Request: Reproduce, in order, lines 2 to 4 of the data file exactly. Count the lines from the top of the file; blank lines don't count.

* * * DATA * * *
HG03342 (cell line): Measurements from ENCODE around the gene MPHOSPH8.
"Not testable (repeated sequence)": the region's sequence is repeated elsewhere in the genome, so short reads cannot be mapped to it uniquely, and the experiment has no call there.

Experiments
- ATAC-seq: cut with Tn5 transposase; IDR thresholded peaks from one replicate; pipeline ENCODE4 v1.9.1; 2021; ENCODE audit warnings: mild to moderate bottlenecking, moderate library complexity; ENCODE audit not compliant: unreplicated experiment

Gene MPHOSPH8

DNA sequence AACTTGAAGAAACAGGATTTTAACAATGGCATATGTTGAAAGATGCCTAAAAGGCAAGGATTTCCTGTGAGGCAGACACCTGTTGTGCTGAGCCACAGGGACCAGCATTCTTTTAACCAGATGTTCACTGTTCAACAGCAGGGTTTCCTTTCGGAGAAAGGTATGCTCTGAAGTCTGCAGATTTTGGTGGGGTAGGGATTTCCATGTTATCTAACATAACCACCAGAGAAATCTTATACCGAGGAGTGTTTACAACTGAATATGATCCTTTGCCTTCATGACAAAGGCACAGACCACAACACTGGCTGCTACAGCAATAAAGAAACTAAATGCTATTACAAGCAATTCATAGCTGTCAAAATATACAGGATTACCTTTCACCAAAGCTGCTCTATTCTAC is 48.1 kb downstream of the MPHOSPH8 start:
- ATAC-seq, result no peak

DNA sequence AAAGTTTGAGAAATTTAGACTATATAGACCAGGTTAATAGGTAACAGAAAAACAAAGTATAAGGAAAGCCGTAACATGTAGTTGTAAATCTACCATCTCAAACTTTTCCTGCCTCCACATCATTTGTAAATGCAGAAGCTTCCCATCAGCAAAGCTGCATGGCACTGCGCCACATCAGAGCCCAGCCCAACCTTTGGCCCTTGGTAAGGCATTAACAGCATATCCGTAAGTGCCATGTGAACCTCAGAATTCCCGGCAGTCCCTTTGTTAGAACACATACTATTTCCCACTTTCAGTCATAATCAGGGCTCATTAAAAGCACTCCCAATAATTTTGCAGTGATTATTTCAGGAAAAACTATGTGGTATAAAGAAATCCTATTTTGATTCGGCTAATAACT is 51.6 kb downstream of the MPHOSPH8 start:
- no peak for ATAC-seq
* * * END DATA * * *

"Not testable (repeated sequence)": the region's sequence is repeated elsewhere in the genome, so short reads cannot be mapped to it uniquely, and the experiment has no call there.

Experiments
- ATAC-seq: cut with Tn5 transposase; IDR thresholded peaks from one replicate; pipeline ENCODE4 v1.9.1; 2021; ENCODE audit warnings: mild to moderate bottlenecking, moderate library complexity; ENCODE audit not compliant: unreplicated experiment